PJM Load Forecast Continues to Fall for 2014, As It Does Every Year

PJM’s draft load forecast for 2014 is out.  This is just the draft forecast, and may be adjusted, but once again, we see PJM’s always optimistic engineers revising their forecasts downward.  PJM’s forecasts of demand in western PJM are subject to particularly significant downward revisions.

Remember in 2009 when PJM was predicting a big jump in demand when “the economy recovers?”  Well, demand didn’t jump, and the economy didn’t recover.  And, as we know, economic growth has decoupled from electricity demand anyway.

Here’s what PJM says, with my comments added:

Revisions to historical economic data and the addition of another year of load experience to the model have resulted in generally lower peak and energy forecasts in this year’s report, compared to the same year in last year’s report.

PJM does note some trends that resulted in higher demand, but these trends still could not overcome the significant demand reduction across the region.

The forecasts of the following zones have been adjusted to account for large, unanticipated load changes (see Table B-9 for details):

  • AEP: the loss of an aluminum smelter decreases the summer peak by 370 MW in all years;[Century Aluminum has been closed for three years.  Why were they still including it anyway?]
  • APS: rapid expansion of load to serve hydraulic fracturing facilities adds 80-120 MW to the summer peak;[This is apparently to cover power use in pipelines and compressor stations for new gas in western PA and Mon Power’s service area in WV.]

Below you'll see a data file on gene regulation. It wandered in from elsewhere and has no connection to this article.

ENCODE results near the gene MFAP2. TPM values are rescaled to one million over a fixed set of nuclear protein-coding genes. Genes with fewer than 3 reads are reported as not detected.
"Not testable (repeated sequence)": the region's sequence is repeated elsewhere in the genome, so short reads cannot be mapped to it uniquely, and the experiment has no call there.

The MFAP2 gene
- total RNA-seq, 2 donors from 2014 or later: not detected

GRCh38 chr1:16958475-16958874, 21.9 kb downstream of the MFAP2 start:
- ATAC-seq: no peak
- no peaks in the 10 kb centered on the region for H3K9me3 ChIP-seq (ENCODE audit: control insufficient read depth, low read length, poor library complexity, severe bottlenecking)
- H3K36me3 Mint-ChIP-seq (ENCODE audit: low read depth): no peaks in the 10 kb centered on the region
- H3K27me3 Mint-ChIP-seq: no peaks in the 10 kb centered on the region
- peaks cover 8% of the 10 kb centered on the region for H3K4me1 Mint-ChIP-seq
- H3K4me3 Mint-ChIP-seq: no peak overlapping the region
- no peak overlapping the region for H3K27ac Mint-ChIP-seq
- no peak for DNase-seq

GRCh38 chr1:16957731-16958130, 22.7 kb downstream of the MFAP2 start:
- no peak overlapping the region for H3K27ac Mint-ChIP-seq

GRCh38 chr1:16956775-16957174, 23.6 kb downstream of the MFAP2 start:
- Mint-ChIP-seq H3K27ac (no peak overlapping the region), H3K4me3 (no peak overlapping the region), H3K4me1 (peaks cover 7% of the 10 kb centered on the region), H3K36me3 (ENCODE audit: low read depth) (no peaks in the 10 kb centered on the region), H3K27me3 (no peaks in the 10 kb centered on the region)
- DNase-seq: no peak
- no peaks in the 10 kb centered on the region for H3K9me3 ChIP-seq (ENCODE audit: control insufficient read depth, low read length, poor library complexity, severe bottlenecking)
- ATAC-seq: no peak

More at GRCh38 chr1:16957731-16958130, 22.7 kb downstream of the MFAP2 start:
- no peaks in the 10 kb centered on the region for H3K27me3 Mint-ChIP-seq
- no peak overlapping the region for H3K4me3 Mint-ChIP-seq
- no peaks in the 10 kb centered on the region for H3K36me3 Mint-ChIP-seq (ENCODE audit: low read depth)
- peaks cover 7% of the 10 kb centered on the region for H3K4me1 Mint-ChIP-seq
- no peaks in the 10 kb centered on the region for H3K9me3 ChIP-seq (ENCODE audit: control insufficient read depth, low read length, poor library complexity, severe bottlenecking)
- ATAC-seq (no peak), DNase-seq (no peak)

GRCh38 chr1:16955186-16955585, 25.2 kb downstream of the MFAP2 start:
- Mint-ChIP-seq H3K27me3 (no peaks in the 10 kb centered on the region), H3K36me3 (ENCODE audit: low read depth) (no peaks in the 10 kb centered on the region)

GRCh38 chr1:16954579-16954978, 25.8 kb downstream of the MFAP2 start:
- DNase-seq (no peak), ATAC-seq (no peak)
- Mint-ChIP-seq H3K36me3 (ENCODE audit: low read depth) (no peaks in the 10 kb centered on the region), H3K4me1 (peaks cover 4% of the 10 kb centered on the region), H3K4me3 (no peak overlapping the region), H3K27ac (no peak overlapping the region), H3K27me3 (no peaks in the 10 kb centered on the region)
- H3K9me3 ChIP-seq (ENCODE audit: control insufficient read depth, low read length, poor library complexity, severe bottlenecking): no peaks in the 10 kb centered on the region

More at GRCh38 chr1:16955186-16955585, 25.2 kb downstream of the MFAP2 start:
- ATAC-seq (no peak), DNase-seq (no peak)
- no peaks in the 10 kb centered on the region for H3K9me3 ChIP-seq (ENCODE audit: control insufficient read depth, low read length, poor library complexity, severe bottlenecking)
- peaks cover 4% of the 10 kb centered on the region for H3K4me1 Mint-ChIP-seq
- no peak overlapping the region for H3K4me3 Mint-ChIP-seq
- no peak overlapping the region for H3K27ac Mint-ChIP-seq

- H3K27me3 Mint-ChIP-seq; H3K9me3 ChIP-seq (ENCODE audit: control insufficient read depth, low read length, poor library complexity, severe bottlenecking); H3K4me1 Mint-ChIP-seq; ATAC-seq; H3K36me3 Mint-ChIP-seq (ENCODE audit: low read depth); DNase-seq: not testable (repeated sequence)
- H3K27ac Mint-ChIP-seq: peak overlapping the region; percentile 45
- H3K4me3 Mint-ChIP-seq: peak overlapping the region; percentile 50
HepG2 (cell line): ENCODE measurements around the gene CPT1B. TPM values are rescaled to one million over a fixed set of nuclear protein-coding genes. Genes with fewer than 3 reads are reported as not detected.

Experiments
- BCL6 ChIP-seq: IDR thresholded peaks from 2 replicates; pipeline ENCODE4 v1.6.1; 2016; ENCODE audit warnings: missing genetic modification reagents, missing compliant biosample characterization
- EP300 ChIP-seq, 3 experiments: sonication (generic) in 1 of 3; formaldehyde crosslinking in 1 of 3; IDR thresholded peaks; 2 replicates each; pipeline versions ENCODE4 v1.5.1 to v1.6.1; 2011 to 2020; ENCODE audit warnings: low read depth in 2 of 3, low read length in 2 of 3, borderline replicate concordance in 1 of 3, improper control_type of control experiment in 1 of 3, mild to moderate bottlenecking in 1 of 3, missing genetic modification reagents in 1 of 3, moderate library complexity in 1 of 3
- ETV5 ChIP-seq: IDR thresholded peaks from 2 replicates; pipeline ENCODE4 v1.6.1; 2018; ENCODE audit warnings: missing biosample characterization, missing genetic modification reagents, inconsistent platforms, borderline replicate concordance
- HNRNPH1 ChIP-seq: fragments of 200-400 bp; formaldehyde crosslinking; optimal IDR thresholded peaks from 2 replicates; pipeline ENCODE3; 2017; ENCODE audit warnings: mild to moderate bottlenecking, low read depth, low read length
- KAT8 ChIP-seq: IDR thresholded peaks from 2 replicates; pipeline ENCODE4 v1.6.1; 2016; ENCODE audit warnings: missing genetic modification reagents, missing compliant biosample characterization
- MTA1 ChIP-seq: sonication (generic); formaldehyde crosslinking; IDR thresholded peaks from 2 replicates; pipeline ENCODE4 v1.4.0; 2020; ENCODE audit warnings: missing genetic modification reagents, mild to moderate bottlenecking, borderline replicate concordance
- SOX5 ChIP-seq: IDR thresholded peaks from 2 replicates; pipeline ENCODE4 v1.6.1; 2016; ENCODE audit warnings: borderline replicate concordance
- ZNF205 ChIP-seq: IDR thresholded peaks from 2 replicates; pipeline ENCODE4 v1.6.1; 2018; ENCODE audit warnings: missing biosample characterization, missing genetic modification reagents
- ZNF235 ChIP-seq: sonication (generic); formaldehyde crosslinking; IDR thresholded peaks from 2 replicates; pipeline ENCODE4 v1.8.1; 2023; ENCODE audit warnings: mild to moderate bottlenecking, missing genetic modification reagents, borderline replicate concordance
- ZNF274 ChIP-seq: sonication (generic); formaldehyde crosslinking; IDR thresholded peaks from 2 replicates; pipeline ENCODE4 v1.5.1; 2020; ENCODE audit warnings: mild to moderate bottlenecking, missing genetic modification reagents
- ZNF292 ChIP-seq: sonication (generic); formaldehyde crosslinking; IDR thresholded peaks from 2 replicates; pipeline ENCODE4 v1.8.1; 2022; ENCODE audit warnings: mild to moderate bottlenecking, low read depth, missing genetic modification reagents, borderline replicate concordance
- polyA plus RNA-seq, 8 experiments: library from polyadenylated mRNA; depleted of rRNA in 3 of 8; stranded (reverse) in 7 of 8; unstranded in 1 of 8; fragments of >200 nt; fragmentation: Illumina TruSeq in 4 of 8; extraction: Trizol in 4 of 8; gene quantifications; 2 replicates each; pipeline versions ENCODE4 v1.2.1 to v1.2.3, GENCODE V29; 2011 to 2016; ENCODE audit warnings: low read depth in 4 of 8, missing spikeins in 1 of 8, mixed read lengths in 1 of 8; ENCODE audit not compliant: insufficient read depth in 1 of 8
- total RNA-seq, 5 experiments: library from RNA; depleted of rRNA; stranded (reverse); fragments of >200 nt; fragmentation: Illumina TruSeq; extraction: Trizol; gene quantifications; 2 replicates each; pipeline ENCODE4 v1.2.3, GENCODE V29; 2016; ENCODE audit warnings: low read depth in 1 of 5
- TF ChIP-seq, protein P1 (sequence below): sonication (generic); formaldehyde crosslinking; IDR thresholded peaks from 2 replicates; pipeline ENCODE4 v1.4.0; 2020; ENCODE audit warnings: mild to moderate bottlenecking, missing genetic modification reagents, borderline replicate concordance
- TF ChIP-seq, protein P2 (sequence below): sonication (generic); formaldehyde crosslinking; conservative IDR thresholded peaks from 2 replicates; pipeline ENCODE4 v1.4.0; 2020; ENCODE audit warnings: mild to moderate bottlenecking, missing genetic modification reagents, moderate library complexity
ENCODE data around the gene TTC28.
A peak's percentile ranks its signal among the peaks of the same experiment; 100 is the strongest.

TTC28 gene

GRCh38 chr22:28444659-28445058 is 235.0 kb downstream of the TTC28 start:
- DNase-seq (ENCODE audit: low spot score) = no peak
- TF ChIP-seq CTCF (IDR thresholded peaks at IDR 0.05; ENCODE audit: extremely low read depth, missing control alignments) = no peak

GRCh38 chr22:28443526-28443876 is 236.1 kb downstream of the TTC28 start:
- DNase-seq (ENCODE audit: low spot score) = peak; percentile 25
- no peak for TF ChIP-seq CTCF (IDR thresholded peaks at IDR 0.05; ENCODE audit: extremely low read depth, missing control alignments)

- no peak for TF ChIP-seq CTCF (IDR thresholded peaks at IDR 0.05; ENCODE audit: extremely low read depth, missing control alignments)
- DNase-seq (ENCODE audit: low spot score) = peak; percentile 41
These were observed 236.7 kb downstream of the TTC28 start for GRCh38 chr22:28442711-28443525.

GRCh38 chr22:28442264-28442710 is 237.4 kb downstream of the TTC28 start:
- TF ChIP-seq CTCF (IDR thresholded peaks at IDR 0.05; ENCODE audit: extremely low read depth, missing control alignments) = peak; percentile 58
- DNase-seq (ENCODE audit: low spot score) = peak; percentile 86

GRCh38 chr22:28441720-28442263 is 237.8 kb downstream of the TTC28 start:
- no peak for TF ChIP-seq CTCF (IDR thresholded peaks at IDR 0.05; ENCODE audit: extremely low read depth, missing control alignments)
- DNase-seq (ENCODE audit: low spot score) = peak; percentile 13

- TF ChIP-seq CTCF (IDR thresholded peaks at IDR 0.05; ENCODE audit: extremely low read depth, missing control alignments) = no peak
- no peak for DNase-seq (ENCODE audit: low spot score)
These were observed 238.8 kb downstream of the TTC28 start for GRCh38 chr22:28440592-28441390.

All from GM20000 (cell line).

• BGE: an undisclosed project currently under construction adds 120-315 MW to the summer peak;
  • DOM: substantial on‐going growth in data center construction adds 288-896 MW to the summer peak. [See my earlier post here about server farms in Northern East Virginia.]

Here is what PJM says about the revisions to its summer peak forecast, compared with last year’s forecast:

Compared to the 2013 Load Report, the 2014 PJM RTO summer peak forecast shows the following changes for three years of interest:

  • The next delivery year – 2014  -1,309 MW (-0.8%)
  • The next RPM auction year – 2017 -2,771 MW (-1.7%)
  • The next RTEP study year – 2019 -3,450 MW (-2.0%)

A revision of almost a whole percentage point in just one year shows just how bad the PJM model is at projecting demand.  Here is an illustration of what this bad projection looks like from PJM’s AE zone, which includes Mon Power in WV, summer peak graph:

2014 PJM load graphBack in 2008, PJM and AEP/Allegheny were screaming hysterically about how PATH was needed to keep up with rapidly rising demand.  Well, that didn’t happen.  PJM has revised its 15 year forecasts downward every year since then.

 

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